The Appellate Division in a published opinion concluded that defendant could not be sentenced to life imprisonment under the "Three Strikes" law because his two prior convictions were imposed in one proceeding and not "on two or more prior and separate occasions." State v. Livingston, 340 N.J. Super. 133, 140 (2001). The court reasoned that the statute focuses on separate convictions, not separate crimes, and was not applicable because defendant's convictions "occurred in a single continuous proceeding." Id. at 144. We agree and hold that a person is not eligible for sentencing under the "Three Strikes" law unless the predicate convictions have been imposed in two or more separate and distinct proceedings held on different dates, rather than one single continuous proceeding.

I.

In the early morning hours of August 8, 1995, Rodney Jenkins, a medical security officer at Trenton Psychiatric Hospital, left a bar and dropped off a co-worker at home in Trenton. Jenkins was a member of the hospital's security officers' basketball team and had gone out with his teammates after a game. While driving his girlfriend's van Jenkins pulled into the parking lot of a closed Sunoco service station on Prospect Street in Trenton. As he used a coinoperated telephone in the Sunoco station, Marcus Payton drove past the station with defendants Sylvester Livingston in the front seat and Derrick Grimsley in the back seat. As Jenkins talked on the phone, Payton circled the area and eventually stopped his vehicle around the corner purportedly to relieve himself. Payton testified that he observed Livingston and Grimsley pull a black revolver from a knapsack and walk around the corner toward the Sunoco station. Payton heard three gunshots and then saw Grimsley drive away in the van that Jenkins had been driving, with Livingston in the passenger seat. All three individuals left Jenkins lying on the ground as they departed the area.

Of the three gunshots heard by Payton, the first missed Jenkins but the two others struck him in the back as he tried to run from his attackers. One bullet pierced his shoulder and the other struck him in the center of his back, seriously wounding him. John Christie, one of Jenkins's co-workers, drove by the Sunoco station seconds after the shooting and saw Jenkins lying on the ground. Christie transported Jenkins to Mercer County Hospital with the aid of Clark Wiley, a nearby neighbor. Jenkins was critically wounded and eventually lost the use of both of his legs, his left arm and shoulder as a result of the shooting.

Livingston and Grimsley were indicted for first-degree carjacking, in violation of N.J.S.A. 2C:15-2; first-degree robbery, in violation of N.J.S.A. 2C:15-1; third-degree theft, in violation of N.J.S.A. 2C:20-3a; fourth-degree unlawful taking of a motor vehicle, in violation of N.J.S.A. 2C:20-10b; first-degree attempted murder, in violation of N.J.S.A. 2C:11-3 and 2C:5-1; second-degree aggravated assault, in violation of N.J.S.A. 2C:12-1b(1); fourth-degree aggravated assault, in violation of N.J.S.A. 2C:12-1b(4); second-degree possession of a weapon for an unlawful purpose, in violation of N.J.S.A. 2C:39-4a; and third-degree unlawful possession of a weapon, in violation of N.J.S.A. 2C:39-5b. A jury found Livingston and Grimsley guilty on all counts. Although Livingston's conviction was affirmed on appeal below, he is not involved in this appeal. This appeal relates solely to Grimsley's sentencing.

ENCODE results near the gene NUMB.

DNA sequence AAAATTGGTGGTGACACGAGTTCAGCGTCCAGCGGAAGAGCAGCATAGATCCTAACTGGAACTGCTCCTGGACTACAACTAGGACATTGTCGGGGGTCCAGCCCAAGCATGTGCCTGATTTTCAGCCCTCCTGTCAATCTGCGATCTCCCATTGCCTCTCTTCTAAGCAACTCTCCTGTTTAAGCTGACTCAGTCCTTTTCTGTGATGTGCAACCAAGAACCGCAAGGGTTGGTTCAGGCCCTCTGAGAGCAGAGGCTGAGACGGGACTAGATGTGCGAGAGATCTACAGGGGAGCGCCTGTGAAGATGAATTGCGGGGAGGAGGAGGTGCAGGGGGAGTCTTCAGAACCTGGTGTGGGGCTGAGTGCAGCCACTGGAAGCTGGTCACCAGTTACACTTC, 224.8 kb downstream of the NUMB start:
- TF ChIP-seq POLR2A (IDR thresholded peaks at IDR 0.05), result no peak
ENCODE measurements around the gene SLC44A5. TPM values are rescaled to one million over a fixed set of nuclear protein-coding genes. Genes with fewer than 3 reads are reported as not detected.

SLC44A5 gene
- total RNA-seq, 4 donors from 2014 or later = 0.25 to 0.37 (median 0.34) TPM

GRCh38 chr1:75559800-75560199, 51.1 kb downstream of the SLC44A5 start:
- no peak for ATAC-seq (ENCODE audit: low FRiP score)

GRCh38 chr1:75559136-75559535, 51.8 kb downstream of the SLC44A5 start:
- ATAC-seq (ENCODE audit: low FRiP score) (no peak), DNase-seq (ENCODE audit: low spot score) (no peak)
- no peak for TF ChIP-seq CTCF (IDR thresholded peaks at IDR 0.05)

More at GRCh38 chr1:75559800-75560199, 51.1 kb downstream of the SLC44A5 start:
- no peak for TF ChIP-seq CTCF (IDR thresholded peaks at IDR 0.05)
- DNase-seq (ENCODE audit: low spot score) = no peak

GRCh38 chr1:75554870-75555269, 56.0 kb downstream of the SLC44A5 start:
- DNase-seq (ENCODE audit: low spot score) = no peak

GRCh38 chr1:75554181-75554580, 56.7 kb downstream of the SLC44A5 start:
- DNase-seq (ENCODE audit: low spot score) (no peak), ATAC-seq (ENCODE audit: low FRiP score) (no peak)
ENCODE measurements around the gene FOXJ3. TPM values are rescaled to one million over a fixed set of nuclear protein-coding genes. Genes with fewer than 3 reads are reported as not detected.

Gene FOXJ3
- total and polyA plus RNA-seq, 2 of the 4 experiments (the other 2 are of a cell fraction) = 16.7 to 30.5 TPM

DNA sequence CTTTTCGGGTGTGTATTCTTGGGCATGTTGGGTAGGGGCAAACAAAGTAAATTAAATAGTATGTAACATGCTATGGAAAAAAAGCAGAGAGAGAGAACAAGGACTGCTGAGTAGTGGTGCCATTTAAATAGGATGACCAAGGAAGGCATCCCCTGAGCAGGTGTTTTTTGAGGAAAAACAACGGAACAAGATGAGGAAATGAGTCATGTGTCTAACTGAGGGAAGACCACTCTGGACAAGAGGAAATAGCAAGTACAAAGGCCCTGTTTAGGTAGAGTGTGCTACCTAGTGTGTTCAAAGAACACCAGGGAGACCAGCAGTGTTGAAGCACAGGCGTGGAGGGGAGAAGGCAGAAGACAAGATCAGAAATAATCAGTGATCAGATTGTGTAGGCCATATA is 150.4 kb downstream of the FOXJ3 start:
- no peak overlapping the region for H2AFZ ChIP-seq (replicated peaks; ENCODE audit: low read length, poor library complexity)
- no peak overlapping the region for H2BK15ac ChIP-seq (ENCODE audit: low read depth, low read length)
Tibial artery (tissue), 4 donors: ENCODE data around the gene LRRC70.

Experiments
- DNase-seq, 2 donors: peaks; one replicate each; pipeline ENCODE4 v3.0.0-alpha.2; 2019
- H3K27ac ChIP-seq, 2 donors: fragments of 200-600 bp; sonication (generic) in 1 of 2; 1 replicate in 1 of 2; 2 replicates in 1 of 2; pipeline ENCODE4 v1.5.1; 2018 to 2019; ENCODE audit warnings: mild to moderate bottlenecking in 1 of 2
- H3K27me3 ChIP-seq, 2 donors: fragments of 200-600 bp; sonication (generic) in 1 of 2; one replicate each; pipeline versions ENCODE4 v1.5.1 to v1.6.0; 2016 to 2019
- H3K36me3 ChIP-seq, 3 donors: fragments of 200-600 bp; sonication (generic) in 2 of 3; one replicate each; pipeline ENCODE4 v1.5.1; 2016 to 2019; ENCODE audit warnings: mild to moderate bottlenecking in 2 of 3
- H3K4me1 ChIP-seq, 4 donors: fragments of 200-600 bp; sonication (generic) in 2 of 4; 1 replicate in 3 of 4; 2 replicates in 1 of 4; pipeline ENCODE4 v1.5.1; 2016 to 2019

In advance of Grimsley's sentencing hearing, the State served notice of its intention to seek an extended term of imprisonment based on three different theories of repeat offender status: (1) as a Graves Act offender under N.J.S.A. 2C:43-6c; (2) as a persistent offender under N.J.S.A. 2C:44-3a; or (3) as a repeat violent offender under the "Three Strikes" law, N.J.S.A. 2C:43-7.1a. The State's motion relied on Grimsley's two prior convictions for two separate first-degree robberies. The first robbery occurred in Essex County on December 1, 1983 and the second occurred in Union County on May 10, 1985. The two robbery indictments were consolidated for plea disposition in Union County at which time defendant entered separate guilty pleas within minutes of each other on October 24, 1985. On December 3, 1985, the Superior Court in Union County entered separate judgments of conviction and sentenced Grimsley to concurrent twelve-year terms of imprisonment with four years of parole ineligibility on each robbery. Those judgments were entered approximately nine-and-one-half years before the "Three Strikes" law became effective. Nonetheless, at the sentencing hearing conducted on the present indictment in April 1999, the State argued that Grimsley's convictions for the two prior robberies committed on two distinct occasions constituted two predicate strikes under the "Three Strikes" law, notwithstanding the fact that both convictions were entered contemporaneously. Defense counsel, on the other hand, argued that the two convictions were not separate because they were imposed on one occasion.